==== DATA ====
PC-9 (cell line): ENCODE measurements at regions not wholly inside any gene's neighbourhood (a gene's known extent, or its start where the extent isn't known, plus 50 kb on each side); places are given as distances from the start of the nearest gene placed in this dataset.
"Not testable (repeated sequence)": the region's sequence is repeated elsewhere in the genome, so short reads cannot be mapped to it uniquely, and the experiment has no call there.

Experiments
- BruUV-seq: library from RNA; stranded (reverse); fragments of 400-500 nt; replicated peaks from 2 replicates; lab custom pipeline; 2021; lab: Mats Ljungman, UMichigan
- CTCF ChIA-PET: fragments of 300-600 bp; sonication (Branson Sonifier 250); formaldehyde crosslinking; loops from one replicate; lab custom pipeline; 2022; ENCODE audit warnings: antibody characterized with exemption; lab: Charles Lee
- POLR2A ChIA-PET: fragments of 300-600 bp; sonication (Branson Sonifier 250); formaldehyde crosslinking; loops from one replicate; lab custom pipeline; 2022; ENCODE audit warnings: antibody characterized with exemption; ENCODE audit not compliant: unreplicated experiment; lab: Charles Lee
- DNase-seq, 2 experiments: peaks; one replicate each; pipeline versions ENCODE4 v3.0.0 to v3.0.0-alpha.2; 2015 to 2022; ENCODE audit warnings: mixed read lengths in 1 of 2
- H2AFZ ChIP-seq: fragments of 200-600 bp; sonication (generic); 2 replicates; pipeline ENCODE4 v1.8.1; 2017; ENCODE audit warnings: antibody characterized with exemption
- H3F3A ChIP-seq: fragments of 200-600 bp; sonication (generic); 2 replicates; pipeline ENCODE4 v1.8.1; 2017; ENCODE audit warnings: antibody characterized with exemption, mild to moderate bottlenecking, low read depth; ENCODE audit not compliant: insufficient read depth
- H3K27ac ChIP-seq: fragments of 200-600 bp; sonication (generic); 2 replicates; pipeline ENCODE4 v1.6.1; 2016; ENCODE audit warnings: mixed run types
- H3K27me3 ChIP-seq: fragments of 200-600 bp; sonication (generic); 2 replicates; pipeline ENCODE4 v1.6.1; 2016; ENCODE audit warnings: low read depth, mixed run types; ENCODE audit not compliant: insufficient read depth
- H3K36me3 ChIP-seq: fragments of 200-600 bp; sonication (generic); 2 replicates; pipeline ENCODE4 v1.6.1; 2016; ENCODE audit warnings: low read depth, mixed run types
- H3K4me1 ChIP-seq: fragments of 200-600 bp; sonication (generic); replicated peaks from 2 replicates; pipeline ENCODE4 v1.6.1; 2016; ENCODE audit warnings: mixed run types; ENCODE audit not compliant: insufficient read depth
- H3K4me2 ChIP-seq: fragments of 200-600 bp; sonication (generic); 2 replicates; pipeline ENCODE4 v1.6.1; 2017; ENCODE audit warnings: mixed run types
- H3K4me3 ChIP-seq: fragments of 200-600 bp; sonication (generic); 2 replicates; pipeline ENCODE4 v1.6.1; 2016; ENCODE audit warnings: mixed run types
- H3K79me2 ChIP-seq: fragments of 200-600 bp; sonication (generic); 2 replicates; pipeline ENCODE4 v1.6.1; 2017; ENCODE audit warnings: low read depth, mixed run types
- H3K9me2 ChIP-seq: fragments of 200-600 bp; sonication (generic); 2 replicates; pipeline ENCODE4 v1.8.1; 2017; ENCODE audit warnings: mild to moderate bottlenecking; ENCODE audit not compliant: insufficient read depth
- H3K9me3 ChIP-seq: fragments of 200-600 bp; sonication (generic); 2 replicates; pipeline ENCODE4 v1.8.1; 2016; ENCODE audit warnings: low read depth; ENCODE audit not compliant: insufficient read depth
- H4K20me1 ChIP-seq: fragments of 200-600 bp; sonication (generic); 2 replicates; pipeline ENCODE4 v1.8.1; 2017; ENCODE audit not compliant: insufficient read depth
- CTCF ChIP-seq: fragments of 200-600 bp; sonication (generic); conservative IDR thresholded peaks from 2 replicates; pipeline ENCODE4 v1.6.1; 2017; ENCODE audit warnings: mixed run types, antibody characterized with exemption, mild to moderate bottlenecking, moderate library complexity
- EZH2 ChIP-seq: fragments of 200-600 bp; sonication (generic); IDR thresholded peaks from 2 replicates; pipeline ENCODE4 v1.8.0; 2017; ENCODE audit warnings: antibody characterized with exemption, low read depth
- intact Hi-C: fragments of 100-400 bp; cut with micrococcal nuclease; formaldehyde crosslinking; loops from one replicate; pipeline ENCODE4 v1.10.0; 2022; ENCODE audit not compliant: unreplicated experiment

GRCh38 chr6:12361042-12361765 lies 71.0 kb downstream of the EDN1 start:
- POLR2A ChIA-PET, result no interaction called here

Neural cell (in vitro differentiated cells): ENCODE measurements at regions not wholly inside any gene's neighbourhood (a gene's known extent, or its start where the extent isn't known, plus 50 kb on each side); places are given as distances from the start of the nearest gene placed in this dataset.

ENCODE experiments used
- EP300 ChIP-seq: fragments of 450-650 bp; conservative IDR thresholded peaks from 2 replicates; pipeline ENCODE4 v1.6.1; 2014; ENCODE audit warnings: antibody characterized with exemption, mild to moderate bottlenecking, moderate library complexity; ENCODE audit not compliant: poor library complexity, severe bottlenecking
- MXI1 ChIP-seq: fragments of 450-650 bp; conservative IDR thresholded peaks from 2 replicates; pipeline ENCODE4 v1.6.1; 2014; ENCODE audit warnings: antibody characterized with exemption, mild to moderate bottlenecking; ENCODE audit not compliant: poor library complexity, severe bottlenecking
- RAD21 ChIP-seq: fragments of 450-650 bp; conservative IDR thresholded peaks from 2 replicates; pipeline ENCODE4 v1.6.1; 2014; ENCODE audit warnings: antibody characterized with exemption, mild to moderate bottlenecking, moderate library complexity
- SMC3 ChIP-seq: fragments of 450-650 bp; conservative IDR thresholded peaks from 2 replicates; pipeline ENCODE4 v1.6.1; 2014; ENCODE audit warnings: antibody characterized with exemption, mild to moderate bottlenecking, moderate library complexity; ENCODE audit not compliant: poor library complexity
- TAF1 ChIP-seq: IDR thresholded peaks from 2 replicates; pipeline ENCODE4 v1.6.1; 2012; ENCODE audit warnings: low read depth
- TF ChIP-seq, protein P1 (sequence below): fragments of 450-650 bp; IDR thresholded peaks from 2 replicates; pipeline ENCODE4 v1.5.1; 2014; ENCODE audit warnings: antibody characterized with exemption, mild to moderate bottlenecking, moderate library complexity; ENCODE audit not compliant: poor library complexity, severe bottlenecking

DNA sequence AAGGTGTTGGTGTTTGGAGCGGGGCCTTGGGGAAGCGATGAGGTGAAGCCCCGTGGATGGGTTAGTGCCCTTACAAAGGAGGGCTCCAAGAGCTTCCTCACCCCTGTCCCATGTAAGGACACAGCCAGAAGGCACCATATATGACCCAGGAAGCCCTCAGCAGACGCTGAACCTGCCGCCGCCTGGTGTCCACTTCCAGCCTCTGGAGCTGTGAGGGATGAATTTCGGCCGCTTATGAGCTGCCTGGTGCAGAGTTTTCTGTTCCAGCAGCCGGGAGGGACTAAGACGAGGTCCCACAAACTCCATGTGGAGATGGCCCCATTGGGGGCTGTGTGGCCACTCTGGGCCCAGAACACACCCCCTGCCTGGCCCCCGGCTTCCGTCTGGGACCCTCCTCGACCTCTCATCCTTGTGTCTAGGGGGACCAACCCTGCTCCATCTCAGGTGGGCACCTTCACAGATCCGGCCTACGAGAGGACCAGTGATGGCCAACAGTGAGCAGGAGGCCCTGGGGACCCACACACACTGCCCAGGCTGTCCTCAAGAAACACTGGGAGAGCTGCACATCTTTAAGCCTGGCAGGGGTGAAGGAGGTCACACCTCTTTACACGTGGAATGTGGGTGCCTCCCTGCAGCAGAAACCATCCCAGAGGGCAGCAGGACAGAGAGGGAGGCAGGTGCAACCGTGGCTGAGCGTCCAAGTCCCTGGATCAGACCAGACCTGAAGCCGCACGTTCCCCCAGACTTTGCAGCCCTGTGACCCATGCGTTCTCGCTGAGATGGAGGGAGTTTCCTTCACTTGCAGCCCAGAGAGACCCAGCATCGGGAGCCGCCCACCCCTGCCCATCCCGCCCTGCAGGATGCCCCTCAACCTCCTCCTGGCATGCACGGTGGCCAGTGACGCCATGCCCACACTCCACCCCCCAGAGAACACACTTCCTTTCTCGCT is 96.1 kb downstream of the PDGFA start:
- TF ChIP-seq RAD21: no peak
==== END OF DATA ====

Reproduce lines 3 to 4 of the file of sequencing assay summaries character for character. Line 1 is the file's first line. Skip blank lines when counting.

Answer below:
Experiments
- BruUV-seq: library from RNA; stranded (reverse); fragments of 400-500 nt; replicated peaks from 2 replicates; lab custom pipeline; 2021; lab: Mats Ljungman, UMichigan